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There’s not one right way of studying.

What works for you might not work for another student. What works for one of your modules could be less effective in your next.

Every student’s university subjects, circumstances and learning habits combine to create unique situations that no one study method is perfect for.

Understand this and you’ll become a lot more strategic at deciding HOW to study. Rather than note taking, essay writing or revising like everyone else, you’ll work out what’s right for you.

In this blog post, you'll discover:

  • How to choose the note taking method that's right for you
  • Why exam revision is part art and part science - but you can crack the code to find what works
  • How to make sure your unique way of writing essays gets you the high grades
  • Four ways to switch up your studying to boost your productivity
  • Why it's important to try out new study techniques if you want to improve your grades.

Keep reading to find out why there’s not one right way of studying. I dive into four key study skills areas and give you ways you can switch up your skillset and choose the right methods for you.

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Note Taking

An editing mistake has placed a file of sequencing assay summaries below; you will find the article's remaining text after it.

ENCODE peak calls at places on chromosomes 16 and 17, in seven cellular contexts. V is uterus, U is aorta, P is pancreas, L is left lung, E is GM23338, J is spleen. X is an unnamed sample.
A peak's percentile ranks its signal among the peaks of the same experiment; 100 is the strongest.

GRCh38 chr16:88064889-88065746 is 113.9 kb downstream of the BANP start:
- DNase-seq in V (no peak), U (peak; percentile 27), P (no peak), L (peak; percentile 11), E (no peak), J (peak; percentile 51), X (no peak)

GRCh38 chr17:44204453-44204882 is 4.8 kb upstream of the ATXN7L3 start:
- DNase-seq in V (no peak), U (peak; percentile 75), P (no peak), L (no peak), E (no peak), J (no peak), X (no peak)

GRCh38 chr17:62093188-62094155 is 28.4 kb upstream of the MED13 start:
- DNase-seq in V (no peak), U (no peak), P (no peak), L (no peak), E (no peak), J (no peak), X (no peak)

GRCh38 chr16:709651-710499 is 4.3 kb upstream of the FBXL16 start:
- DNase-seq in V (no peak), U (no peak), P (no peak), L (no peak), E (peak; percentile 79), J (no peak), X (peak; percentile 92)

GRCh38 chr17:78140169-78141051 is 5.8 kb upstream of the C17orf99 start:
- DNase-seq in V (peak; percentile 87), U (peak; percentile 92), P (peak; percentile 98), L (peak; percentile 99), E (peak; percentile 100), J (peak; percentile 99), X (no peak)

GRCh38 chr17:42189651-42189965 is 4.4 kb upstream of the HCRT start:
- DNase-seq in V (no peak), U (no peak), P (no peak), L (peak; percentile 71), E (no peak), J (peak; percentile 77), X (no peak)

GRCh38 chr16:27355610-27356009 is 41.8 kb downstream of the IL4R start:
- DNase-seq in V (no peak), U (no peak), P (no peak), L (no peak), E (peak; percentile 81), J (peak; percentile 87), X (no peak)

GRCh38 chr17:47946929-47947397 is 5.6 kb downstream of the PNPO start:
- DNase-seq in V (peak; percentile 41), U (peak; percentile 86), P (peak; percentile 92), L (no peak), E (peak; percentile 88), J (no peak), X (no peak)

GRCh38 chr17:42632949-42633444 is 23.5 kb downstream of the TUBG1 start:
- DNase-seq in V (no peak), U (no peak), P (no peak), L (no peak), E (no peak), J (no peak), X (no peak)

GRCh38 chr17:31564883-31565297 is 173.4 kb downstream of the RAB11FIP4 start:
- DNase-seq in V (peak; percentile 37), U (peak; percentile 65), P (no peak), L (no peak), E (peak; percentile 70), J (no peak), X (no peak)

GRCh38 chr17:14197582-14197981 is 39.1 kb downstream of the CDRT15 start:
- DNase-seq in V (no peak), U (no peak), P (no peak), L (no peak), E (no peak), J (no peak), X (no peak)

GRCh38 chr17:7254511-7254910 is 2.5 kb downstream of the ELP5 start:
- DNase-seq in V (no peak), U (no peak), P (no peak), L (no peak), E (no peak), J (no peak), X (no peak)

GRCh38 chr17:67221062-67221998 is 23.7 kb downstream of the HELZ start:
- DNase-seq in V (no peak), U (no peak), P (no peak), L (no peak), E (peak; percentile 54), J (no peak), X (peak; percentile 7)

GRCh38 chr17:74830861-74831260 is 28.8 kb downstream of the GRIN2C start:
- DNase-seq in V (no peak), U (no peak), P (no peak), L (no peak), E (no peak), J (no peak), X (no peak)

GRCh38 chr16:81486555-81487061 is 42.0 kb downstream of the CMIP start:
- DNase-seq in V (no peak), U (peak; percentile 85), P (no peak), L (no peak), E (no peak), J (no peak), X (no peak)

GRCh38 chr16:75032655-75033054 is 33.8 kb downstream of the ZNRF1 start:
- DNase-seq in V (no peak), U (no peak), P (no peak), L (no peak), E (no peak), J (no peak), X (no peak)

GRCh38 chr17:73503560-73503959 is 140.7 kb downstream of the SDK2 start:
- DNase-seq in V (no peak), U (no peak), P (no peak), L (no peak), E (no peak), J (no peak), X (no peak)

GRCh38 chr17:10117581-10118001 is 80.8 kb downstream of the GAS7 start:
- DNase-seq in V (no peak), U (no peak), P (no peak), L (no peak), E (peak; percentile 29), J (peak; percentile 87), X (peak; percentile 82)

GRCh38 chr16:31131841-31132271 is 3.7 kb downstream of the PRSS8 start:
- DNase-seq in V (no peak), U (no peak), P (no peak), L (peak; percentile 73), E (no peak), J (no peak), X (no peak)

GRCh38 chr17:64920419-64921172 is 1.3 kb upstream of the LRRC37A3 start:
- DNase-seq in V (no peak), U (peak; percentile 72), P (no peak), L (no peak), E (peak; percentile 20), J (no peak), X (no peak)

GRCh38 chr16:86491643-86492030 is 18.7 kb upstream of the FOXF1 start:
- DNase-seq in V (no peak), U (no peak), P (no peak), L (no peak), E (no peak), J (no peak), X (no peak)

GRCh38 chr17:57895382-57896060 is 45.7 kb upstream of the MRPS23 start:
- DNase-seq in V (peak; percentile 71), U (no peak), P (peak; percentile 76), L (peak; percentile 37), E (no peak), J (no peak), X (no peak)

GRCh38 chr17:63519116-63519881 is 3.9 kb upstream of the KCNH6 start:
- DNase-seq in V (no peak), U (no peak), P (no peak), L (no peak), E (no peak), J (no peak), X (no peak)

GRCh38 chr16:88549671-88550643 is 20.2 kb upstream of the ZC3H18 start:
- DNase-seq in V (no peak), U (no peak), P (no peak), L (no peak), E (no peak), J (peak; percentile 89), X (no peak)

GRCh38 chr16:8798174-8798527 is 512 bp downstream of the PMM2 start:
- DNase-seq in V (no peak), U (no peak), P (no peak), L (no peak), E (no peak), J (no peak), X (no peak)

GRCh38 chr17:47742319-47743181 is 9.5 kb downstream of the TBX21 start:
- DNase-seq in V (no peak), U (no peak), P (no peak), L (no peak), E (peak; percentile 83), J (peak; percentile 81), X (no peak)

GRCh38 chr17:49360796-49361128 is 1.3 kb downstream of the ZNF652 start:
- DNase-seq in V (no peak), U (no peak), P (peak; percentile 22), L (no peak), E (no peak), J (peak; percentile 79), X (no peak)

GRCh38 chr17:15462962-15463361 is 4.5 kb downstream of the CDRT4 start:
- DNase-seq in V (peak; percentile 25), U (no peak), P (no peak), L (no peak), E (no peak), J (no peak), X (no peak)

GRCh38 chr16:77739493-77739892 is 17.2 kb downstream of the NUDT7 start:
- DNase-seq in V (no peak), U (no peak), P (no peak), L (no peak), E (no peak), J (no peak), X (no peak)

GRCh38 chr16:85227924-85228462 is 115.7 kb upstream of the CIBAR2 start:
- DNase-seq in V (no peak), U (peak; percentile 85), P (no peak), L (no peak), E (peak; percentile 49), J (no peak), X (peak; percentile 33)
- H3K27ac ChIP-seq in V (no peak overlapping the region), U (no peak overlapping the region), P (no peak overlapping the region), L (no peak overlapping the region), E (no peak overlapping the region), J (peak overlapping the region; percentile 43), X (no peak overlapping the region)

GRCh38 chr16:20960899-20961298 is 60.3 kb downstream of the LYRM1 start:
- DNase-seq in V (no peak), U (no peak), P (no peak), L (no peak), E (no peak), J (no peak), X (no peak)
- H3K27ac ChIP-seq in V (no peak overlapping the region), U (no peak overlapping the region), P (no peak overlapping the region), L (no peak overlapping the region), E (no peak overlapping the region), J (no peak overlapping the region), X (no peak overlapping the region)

Because there are so many options, choosing a note taking method can be difficult. It could be easy to just use whatever method your friend uses but this may not be the best for you and your situation.

I’ve written a blog post you can read here that explains the pros and cons of both handwritten and typed notes. I’ve also written a second post where you can learn about the pros, cons and uses of four different note taking methods. Have a read of these to understand your options.

Then think about your situation and how you like to learn.

Are you a quick typist or slow hand writer?

Are your learning materials online or in physical books?

Do you find you understand material better when you handwrite or is your handwriting messy?

Lastly, think about what role note taking will play in each of your modules. Modules with exams may need different methods than those based mainly around essays.

Then you should be able to make an informed decision about which method(s) to try for each module.

Don’t be afraid to use multiple methods too. It’s tempting to want all your notes to look the same. I get that. For example, you may think it looks messy to handwrite one week then type the next. But remember that effective notes help you understand the material, select what’s important and create a permanent record of your learning for essay writing and exam revision.

Effective notes are better than pretty notes. Effective notes will get you through your essays and exams. So even if you’ve decided to handwrite using the Cornell method, feel free to add in some typed summaries or hand drawn mindmaps if they’ll aid your learning.

At the start of every module, evaluate your current note taking methods and see if changing to another method could be more effective and save you time.

Exam Revision